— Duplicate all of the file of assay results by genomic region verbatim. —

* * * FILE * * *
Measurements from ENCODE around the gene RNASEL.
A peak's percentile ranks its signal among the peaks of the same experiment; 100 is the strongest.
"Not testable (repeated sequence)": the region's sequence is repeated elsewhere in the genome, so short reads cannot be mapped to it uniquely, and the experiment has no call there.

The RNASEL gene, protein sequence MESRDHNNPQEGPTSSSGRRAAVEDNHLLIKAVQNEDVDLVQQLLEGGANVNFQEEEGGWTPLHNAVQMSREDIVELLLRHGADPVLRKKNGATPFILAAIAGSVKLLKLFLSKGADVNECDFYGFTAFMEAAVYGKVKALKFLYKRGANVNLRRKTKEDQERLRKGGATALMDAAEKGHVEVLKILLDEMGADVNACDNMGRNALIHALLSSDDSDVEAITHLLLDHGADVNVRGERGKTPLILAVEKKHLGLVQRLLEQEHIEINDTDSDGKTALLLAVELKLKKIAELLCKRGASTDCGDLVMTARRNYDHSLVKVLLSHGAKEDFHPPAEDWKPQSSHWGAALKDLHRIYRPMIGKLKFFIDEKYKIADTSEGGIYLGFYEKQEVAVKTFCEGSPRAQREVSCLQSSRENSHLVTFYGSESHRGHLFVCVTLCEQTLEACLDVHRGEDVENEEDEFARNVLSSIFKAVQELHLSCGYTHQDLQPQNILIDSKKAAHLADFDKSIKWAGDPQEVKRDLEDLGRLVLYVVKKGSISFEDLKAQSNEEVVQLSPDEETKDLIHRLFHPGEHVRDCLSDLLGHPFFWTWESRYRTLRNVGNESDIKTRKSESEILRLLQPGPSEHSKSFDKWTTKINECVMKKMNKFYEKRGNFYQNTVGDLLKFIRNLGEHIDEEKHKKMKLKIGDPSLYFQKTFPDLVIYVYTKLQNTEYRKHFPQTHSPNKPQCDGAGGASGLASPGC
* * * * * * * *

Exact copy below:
Measurements from ENCODE around the gene RNASEL.
A peak's percentile ranks its signal among the peaks of the same experiment; 100 is the strongest.
"Not testable (repeated sequence)": the region's sequence is repeated elsewhere in the genome, so short reads cannot be mapped to it uniquely, and the experiment has no call there.

The RNASEL gene, protein sequence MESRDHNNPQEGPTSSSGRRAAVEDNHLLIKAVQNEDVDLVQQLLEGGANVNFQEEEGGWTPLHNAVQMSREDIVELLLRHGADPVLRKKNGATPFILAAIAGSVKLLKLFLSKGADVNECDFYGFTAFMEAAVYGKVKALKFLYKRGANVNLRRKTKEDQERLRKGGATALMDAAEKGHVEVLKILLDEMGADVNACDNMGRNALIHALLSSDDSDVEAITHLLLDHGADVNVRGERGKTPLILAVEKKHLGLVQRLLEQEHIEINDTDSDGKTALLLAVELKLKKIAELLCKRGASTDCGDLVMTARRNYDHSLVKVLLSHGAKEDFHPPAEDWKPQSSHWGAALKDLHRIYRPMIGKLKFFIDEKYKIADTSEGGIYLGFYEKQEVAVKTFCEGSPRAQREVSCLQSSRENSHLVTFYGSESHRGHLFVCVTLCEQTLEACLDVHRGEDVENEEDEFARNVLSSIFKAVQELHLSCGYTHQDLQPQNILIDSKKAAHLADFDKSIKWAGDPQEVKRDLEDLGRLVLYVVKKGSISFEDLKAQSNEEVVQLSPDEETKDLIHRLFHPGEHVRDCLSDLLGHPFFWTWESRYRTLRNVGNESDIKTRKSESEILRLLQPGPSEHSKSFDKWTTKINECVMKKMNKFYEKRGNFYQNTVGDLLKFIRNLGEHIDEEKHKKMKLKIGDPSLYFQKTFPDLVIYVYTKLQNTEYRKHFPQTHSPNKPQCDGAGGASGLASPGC